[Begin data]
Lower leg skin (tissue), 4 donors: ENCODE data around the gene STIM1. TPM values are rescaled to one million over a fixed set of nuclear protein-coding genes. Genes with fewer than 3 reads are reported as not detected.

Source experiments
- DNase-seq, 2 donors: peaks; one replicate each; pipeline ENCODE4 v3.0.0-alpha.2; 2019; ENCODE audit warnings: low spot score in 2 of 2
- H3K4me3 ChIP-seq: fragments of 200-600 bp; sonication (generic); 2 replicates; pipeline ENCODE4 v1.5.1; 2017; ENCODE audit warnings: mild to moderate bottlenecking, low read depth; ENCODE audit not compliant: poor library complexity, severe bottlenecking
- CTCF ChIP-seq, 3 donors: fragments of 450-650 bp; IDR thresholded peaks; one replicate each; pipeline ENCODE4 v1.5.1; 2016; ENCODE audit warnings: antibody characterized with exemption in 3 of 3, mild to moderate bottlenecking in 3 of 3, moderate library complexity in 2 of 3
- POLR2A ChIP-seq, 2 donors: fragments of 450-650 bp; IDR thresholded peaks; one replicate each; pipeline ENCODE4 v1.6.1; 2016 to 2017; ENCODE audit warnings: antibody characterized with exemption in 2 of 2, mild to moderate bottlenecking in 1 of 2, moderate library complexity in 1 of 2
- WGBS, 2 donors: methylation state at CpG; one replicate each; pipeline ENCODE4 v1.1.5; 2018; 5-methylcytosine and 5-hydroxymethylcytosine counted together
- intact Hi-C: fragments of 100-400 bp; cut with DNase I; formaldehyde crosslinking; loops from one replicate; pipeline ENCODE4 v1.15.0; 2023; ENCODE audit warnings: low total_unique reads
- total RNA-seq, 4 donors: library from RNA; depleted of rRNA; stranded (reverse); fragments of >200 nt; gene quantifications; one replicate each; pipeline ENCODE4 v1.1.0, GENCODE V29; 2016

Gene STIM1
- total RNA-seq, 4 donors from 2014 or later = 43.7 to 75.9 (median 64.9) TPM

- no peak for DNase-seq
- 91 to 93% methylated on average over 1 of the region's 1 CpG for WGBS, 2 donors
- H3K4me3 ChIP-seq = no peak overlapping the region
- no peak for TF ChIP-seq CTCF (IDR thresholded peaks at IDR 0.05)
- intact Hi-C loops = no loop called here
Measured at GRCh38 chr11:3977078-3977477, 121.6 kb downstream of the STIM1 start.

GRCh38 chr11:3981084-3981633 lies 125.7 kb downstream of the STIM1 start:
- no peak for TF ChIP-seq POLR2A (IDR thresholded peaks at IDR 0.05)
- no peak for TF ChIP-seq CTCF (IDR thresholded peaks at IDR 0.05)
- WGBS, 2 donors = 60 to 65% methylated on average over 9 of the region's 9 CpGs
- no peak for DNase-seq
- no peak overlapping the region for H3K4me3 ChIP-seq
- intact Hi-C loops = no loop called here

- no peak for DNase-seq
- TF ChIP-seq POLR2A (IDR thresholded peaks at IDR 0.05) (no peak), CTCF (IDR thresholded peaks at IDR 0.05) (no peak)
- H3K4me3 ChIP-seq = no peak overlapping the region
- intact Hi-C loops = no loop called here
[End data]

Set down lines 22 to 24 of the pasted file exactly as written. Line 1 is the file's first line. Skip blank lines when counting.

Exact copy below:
- no peak for DNase-seq
- no peak overlapping the region for H3K4me3 ChIP-seq
- intact Hi-C loops = no loop called here